Does fiction improve understanding?
October 17, 2019
Part 3 in a series on fiction. See this post for an introduction to the podcast I’m discussing and an overview.
Implicit too in Wiblin’s argument is the idea that all writing is intended to “improve your understanding of the world.” As I implied last time, with my point about the constraint on the believability of characters, it might be better to construe fiction as an attempt to improve your understanding of human nature, rather than of the world per se.
If that’s true, then it is not really important to distinguish between the true cases presented by nonfiction and the invented cases presented by fiction, provided that fiction gives insight into human actions. Fictional narratives must centre on human behaviour (even if they’re represented as ghosts, or rabbits, or whatever), which may give some insight into the evolutionary roots of narrative.
The inflexibility of narrative on this point is interesting: You simply can’t tell a story without human characters or anthropomorphising. It makes me wonder whether narratives didn’t arise first as a way of learning about human nature. Perhaps it was only later, through a hack, they allowed us to convey and absorb (and, perhaps most importantly, to remember) other types of information.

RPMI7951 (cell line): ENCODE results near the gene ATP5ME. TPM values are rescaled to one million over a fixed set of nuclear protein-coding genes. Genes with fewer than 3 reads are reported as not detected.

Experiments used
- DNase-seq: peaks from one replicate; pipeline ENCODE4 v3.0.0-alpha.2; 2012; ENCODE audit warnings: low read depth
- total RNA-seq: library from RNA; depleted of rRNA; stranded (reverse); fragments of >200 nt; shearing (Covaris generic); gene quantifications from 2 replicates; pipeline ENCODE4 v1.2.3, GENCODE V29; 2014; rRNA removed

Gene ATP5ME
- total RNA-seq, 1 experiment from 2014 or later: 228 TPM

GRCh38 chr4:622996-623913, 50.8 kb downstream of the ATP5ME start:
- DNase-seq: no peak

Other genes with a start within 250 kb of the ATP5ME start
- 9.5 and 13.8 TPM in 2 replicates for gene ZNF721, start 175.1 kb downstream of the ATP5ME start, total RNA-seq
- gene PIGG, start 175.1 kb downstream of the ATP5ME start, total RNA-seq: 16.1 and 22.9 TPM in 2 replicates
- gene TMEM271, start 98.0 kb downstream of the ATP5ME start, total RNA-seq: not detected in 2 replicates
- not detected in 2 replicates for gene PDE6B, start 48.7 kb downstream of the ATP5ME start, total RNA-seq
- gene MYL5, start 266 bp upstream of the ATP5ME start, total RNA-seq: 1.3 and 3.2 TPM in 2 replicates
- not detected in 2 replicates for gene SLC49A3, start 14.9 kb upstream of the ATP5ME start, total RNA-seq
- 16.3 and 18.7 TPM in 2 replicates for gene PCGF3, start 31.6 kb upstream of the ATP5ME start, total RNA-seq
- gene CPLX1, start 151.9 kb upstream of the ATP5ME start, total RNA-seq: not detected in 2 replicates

I think there’s also a further point to be made here, which is that a reader should not be too credulous when reading either fiction or nonfiction. In either case a work represents a single viewpoint, regardless of whether it invents a fictional world or presents a narrative about a large dataset.
You could argue that scientific papers are often co-written and peer-reviewed, but any novel in a bookstore will have been before dozens of pairs of eyes and many rounds of editing before it gets anywhere near a press. Novels (even in these waning days) are often more of a collaboration between an author and several different types of editors.
I have also argued elsewhere that a realist novel essentially is the analysis of a large dataset of human behaviour.
Wiblin makes the point that fiction could misrepresent a group of people as routinely doing terrible things, with the intention of turning sentiment against them. But nonfiction can do this too, simply by focusing on non-representative examples.
Any sufficiently large group of humans over a long enough period of time will contain true stories that could, in isolation, make members of that group look as bad as any fictional denunciation. Presumably these arguments would be more persuasive by virtue of the truth of the incidents.
This seems to align with one of Wiblin’s other points, which is that you should be aware of the writer’s biases before reading them. I have mixed feelings about this, which I’ll discuss next time.